Asian American Art: Visual Stories of a People


Graphic design senior, Micah Hwang, sits in front of his bedroom wall of artwork April 3. “I definitely chose to do graphic design, but it did help that growing up my siblings and I were artistic because of our dad, since he was a painter when he was younger,” said Hwang. (Anna Tomka | College Avenue Magazine)

Simone Woodbury, Contributor

Art surrounds us everywhere we go, in all sorts of dimensions. A high-end outfit, sleek or archaic architecture, hand-crafted jewelry, and intricate sculptures are just a handful of ways self-expression fills our world. The mural that you pass by on your way to work, the eye-catching wall piece at the dentist’s office, or a simple light fixture that hangs beautifully in your home all serve as reminders that art has a place in museums as well as everyday living.


Asian art, in particular, exemplifies culture, tradition, history, and talent in numerous mediums.


In Fort Collins, many different companies and galleries offer an opportunity for Asian artists to showcase their work. At Colorado State University, Asian works are displayed at the Gregory Allicar Museum of Art (GAMA). The numerous pieces in the GAMA reflect the diversity of Asian art and allows audiences to understand how it reflects eclectic Asian cultures and histories.


“The collection is also strong in Japanese ukiyo-e woodblock prints, including works by important artists like Hokusai, Hiroshige Ando, and Utamaro, which are exhibited and used for classes regularly,” Lynn Boland, director and chief curator of the GAMA, says. 


Along with Japanese woodblock prints, the museum is known for its permanent collection of Tibetan decorative art, located in the Hartford-Tandstad Galleries. The Altar Table, a work crafted in 1860 during the Qing Dynasty, is one of the galleries’ most well-known pieces.


The Asian art in Fort Collins reflects how the community incorporates different artists’ work and the culture that goes with it. Fort Collins was established in 1883, after some of the first waves of immigration, which included Asian peoples making their way to the western part of the United States in the late 1840s. A significant amount of these people were Chinese, according to the City of Fort Collins


In Chinese art, representations of class structure are one of the most prominent characteristics. This theme is present throughout thousands of years of Chinese history. The Shang and Zhou periods, which occurred around 2,000 B.C., were some of the most pivotal moments within that development. Civilizations in this era undertook the process of  urbanization, shaping China’s Bronze Age, according to Shang and Zhou Dynasties: The Bronze Age of China.” During this time, the use of bronzed material skyrocketed. Nowadays, bronze material is seen in many forms of Chinese art, such as paintings, architecture, sculptures, carvings, and theater.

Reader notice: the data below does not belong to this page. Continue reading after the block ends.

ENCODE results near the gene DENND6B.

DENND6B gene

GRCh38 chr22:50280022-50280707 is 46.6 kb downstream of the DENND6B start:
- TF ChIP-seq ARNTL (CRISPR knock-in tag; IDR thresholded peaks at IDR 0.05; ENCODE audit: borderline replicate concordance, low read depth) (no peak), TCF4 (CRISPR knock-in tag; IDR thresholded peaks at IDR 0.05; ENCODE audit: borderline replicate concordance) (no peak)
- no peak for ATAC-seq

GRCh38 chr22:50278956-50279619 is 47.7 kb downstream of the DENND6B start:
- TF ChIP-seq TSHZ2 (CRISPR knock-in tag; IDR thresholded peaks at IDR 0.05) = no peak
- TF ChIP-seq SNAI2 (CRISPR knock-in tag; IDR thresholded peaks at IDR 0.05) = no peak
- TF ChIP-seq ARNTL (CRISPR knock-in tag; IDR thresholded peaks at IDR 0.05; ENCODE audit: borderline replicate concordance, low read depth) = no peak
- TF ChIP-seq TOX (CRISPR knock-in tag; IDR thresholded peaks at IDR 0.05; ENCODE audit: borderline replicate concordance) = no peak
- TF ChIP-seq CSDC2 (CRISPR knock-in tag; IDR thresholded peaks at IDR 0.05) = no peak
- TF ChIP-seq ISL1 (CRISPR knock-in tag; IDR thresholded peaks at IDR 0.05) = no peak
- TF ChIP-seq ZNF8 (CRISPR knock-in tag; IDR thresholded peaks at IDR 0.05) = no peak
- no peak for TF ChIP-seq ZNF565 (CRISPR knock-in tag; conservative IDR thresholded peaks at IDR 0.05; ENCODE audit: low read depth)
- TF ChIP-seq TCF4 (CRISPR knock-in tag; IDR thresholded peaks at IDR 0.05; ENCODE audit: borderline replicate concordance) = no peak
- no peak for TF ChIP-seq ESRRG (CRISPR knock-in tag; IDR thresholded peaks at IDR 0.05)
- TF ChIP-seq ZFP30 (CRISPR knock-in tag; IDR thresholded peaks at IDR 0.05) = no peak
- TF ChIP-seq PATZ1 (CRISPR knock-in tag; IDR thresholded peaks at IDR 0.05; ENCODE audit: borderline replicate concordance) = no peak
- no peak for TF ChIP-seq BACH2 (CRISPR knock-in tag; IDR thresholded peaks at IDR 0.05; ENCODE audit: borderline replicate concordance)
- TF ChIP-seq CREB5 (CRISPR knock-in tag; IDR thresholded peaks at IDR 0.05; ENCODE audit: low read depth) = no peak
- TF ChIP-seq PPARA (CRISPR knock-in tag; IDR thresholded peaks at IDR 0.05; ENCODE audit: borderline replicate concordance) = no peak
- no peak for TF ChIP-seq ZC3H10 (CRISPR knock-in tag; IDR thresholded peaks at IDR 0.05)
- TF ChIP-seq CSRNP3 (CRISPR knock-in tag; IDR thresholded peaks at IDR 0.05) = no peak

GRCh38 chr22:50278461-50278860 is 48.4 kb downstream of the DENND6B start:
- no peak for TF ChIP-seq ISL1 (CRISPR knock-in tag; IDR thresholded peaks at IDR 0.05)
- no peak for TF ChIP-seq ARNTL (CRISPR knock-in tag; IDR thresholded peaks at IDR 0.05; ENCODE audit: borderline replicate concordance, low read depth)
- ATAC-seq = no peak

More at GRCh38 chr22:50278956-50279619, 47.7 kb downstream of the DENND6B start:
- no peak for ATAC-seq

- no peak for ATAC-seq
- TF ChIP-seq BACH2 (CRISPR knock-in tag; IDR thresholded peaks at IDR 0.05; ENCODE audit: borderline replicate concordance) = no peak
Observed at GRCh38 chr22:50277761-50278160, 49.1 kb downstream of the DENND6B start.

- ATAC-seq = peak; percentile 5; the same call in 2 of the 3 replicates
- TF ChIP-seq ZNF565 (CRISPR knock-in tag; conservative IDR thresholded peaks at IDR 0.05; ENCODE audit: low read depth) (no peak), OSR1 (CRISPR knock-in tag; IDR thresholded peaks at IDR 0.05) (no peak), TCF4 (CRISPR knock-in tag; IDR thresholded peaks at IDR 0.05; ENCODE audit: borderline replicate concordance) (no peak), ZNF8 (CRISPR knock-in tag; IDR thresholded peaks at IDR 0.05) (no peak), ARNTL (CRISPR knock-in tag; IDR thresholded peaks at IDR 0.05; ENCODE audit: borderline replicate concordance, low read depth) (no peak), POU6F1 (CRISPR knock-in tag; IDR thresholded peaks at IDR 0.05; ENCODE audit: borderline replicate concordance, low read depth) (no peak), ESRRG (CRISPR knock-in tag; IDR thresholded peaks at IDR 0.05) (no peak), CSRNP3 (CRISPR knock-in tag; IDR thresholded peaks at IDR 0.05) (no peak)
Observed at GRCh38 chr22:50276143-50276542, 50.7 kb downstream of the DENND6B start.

At CSU, many Asian-American students also have an opportunity to create and exhibit their art. One participant, Micah Hwang, is a senior in his final semester as a graphic design major who is eager to share his perspective on his culture. 


“I like to bring Korean culture into my work with inspiration from letters, characters, ancient Korean art, and old pottery,” Hwang says. “Korean visual arts display the culture because in many ways it is unique in the style, especially back then, as well as its ability to communicate through symbols like animals and nature.” 


Today, a variety of Asian artists have the opportunity to be represented in Fort Collins. Through their work, people can see how culture, creativity, and a sense of place are vital to each artist.


One artist, Patrick Nagatani, highlighted Asian culture, traditions, and history in his pieces. Nagatani passed away in 2017, but he specialized in photography and printmaking, both seen at the GAMA. One of his projects captures the American-Japanese concentration camps that occurred in America during and after the second World War. Approximately 120,000 people of Japanese descent were placed in these camps between 1942 and 1945. His work explored the various landscapes where the concentration camps once stood. Here, Nagatani forged a connection between the landscape, memories, and time.


“Landscape retains memory. I felt the individual and collective memories that were inherent to all the camps in one way or another. Every camp is vividly etched in my mind and the images that I have selected to print are in a very small manner a way to share this personal experience,” Nagatani says in a description next to his pieces. 


There is always art around Fort Collins for audiences to experience, including Asian art that citizens of Fort Collins may not know about until they are introduced to it.


“Art that is not currently on display is always available for students to interact with by appointment,” Madeleine Boyson, communications coordinator at the Gregory Allicar Museum of Art, says.